So strange to hear That Voice in conversation.
I was a bit put off when he dismissed the notion that a plumber is creative, heartened by the student’s pushback and his acknowledgement of it.
That only scratches the surface, though. I don’t think inventing a new way to fit a pipe — or do any other of myriad tasks in “the trades” — is rare. I think creative problem solving is routine, and perhaps for that reason, usually not noticed or celebrated.
I love the bones subdomain!
The gems subdirectory was inherited from Radio UserLand which was my original blog. It was the equivalent of the WordPress uploads folder.
It would be nice for Mo[iy]ra to see your benediction. If she’s still around, and this being the web, it’s not inconceivable that she will.
That was beautiful.
Here is my distant connection to the 1965 Newport Folk Festival: https://blog.jonudell.net/2014/11/14/the-nelson-diaspora/
According to https://gaslightrecords.com/news/newport-folk-festival-1965-lineup-announced, the New England Contra Dancers and Horton Barker shared the same stage on the same day.
Saturday, July 24th 1965:
Margaret Barry & Michael Gorman
Ian & Sylvia
Kweskin Jug Band
Bill Monroe & Blue Grass Boys
New England Contra Dancers
Recently I listened to the This American Life podcast reviewed here.
“At one point, her father determined that women shouldn’t write and burned her stories in front of her. Books that she smuggled into the house were invariably confiscated.
Through a friend, however, she obtained a copy of Little Women, which she remembered reading while still in America. To hide it, she broke it into eight sections so that it wouldn’t show under the mattress. Whenever the family left the house, she would grab whichever section of the book came to hand and read it. “It was the book of my life, the only book I had to escape,” she says. She had parts of it memorized.”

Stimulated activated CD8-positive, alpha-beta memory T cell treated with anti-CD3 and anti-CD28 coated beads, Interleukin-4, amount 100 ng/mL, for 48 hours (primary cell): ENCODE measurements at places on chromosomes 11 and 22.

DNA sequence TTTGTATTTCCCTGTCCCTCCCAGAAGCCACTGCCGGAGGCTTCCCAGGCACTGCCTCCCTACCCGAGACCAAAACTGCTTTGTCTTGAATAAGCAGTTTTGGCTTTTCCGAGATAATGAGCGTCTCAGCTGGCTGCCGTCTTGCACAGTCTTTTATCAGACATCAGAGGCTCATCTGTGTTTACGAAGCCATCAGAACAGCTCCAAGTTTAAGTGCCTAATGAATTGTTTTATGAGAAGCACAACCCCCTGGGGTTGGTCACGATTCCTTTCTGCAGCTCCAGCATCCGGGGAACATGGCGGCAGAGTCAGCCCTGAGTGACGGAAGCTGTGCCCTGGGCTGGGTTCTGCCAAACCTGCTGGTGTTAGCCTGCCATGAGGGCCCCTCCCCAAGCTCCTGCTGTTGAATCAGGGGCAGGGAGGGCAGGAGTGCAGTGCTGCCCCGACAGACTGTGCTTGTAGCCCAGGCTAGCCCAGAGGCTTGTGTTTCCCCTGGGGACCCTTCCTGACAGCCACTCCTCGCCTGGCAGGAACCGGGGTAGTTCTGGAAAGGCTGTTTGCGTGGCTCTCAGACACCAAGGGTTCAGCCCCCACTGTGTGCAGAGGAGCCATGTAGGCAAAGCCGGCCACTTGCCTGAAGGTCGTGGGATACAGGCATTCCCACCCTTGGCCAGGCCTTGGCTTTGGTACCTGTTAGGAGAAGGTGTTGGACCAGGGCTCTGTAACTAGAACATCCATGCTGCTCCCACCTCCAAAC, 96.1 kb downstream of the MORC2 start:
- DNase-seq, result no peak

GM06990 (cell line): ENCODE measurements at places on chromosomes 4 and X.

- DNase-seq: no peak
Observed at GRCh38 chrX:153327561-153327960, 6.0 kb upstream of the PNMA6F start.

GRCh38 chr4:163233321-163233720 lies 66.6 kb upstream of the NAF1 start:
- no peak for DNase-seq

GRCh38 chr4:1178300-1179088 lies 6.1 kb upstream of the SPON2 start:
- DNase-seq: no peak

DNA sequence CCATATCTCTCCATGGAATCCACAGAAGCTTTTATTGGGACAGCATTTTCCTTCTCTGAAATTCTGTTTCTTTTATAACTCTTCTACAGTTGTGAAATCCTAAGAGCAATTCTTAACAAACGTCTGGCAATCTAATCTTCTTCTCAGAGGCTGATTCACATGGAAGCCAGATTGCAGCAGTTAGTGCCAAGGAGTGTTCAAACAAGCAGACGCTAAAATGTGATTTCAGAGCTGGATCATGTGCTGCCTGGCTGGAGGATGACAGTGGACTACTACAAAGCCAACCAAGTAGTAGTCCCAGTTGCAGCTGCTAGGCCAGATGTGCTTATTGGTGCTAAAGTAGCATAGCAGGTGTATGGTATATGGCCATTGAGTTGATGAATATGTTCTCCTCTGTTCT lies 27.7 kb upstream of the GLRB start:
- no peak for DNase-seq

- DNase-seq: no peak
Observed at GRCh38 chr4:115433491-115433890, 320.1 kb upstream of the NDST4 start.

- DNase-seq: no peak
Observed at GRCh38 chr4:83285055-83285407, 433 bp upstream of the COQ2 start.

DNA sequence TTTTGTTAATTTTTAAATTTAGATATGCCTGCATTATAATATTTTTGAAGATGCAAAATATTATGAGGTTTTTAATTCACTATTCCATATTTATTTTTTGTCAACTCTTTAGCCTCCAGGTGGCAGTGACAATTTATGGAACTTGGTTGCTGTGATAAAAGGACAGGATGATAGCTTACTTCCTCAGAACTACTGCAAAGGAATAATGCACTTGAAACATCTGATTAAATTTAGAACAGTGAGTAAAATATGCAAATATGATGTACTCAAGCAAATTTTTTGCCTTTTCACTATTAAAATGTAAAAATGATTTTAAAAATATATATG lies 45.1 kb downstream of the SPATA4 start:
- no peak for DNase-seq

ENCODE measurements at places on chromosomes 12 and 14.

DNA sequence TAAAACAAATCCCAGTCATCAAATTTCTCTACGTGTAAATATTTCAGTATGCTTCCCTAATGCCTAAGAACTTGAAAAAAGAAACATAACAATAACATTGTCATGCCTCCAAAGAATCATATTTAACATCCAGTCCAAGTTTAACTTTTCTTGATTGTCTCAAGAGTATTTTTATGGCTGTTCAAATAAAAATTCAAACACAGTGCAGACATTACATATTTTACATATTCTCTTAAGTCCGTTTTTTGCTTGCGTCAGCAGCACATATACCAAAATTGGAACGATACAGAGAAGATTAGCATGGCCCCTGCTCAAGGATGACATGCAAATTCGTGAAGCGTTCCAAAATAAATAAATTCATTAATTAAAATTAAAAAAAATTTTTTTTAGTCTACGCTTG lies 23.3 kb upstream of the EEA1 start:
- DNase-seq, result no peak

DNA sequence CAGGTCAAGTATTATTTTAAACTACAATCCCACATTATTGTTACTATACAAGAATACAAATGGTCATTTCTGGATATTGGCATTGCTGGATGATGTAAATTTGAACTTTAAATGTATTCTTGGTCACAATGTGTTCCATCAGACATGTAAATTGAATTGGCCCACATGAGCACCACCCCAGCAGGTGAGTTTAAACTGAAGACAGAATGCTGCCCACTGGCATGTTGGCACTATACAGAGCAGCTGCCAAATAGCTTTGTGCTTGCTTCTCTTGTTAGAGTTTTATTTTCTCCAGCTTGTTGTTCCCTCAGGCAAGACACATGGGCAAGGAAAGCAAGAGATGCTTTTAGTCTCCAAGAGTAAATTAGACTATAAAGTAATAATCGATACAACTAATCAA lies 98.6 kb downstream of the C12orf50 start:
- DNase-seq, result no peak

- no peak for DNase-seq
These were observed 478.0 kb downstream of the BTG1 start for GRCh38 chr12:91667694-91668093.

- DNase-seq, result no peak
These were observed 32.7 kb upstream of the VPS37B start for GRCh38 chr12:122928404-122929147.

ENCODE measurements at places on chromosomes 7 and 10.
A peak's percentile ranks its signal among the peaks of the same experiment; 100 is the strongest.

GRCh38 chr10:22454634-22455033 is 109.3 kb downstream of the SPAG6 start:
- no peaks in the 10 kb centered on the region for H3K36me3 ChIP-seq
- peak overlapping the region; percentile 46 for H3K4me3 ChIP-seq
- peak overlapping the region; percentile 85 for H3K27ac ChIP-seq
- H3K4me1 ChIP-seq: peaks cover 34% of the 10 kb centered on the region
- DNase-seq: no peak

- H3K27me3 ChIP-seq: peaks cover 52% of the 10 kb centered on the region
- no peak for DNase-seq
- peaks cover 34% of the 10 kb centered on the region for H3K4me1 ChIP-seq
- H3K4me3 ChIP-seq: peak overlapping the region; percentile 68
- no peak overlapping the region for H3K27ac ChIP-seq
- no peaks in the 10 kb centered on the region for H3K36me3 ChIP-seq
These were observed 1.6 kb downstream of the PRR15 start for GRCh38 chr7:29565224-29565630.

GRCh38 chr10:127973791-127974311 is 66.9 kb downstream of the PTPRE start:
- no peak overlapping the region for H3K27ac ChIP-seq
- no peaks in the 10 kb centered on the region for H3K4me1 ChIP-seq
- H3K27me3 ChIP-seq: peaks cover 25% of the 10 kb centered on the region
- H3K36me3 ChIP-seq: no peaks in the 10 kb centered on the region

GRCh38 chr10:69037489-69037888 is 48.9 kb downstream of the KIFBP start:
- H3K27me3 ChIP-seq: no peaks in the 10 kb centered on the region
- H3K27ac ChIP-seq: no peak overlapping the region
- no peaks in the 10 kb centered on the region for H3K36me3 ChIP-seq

Transcript here: https://www.thisamericanlife.org/680/transcript
An extraordinary tale, one can only imagine how Louisa May Alcott would feel if she could hear it.
In reply to Jon Udell.
Correction: Future former first graders. Time confuses me.
We were both in first grade that day!
My mom, a lapsed Catholic, took us with her to church where, for the one and only time we ever saw, she prayed. I think there was still some hope, in that moment, that he had survived.
(I remember thinking: Not sure it works like that.)
There have been few such world-uniting moments. Will 1/6/2021 join them? Only future first-graders will be able to say.
I’m not aiming for, never mind going to achieve, a daily essay that goes beyond what can be said on Twitter. But I am trying for at least weekly. And I’m looking for ways to feel better, nice things we can still have.
Recent connections to a high-school science teacher, and to astrobiologist/author David Grinspoon, remind me that I can feel better, and that we can still have nice things.
My first thought was: Acquire the data, by hook (export) or crook (scraping), then reformulate in a useful way. But that’s so Web 2.0
Second thought: Annotate it in situ! Clearly I am carrying a hammer that makes many things appear to be nails, but let’s think about it. Teachers annotate the course catalog to enrich it with texts and links and rich media. Students annotate it to signal, to their peers, what they’re signing up for and why.
The annotation layer, in a private group that it’s cool to discover and join, goes viral on campus.
Crazy I know.